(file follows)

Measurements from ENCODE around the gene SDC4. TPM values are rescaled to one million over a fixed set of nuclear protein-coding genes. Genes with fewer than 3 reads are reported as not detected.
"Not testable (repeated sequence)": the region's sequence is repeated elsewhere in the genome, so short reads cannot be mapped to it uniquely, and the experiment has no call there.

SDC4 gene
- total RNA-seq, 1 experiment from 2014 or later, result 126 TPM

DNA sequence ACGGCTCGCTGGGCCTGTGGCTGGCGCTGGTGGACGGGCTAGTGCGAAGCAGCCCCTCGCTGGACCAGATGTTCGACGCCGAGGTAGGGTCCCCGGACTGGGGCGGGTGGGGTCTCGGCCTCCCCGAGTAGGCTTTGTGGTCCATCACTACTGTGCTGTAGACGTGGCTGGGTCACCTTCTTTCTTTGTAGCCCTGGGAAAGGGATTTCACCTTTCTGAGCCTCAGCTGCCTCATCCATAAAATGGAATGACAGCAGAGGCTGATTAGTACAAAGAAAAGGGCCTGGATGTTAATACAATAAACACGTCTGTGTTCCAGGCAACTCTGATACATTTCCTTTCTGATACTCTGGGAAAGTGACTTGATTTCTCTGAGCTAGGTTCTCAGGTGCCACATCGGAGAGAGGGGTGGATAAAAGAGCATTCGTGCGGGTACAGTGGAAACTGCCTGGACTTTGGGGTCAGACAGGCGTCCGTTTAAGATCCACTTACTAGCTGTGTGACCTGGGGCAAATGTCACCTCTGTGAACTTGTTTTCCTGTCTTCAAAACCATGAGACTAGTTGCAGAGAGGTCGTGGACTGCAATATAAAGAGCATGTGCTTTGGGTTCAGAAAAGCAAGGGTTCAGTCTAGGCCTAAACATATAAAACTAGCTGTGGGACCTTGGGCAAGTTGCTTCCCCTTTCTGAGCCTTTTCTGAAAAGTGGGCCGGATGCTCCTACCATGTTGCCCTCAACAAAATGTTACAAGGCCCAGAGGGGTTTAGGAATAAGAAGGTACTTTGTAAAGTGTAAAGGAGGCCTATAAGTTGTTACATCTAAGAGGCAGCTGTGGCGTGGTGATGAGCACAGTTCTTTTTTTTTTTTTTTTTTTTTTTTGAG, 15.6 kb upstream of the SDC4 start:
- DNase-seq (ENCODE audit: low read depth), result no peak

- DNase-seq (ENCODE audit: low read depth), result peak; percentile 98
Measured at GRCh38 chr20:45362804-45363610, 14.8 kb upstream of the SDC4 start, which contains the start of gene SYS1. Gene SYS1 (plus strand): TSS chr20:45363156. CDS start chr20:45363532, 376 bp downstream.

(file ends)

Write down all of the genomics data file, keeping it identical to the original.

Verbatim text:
Measurements from ENCODE around the gene SDC4. TPM values are rescaled to one million over a fixed set of nuclear protein-coding genes. Genes with fewer than 3 reads are reported as not detected.
"Not testable (repeated sequence)": the region's sequence is repeated elsewhere in the genome, so short reads cannot be mapped to it uniquely, and the experiment has no call there.

SDC4 gene
- total RNA-seq, 1 experiment from 2014 or later, result 126 TPM

DNA sequence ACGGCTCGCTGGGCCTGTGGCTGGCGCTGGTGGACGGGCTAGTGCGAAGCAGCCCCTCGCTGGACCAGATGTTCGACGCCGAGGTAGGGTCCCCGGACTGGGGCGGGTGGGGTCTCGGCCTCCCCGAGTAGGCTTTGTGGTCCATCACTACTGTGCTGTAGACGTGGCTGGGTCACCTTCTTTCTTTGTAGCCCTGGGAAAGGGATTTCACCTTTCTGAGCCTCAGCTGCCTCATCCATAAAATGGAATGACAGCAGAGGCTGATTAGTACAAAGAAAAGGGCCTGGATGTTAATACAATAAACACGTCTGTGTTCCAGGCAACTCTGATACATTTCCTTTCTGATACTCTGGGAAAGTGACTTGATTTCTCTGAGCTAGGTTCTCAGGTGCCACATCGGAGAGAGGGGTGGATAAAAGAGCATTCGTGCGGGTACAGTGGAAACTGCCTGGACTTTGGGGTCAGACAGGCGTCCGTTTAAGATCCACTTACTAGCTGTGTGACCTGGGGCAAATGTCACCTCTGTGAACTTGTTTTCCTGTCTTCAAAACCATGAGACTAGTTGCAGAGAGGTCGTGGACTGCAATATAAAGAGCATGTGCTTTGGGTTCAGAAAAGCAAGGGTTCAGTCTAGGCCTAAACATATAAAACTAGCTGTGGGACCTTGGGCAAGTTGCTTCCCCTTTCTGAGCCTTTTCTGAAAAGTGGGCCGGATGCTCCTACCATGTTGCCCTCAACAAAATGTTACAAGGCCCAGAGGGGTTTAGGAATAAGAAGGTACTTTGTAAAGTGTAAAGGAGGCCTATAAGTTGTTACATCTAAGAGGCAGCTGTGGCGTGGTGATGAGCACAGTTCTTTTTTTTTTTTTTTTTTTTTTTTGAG, 15.6 kb upstream of the SDC4 start:
- DNase-seq (ENCODE audit: low read depth), result no peak

- DNase-seq (ENCODE audit: low read depth), result peak; percentile 98
Measured at GRCh38 chr20:45362804-45363610, 14.8 kb upstream of the SDC4 start, which contains the start of gene SYS1. Gene SYS1 (plus strand): TSS chr20:45363156. CDS start chr20:45363532, 376 bp downstream.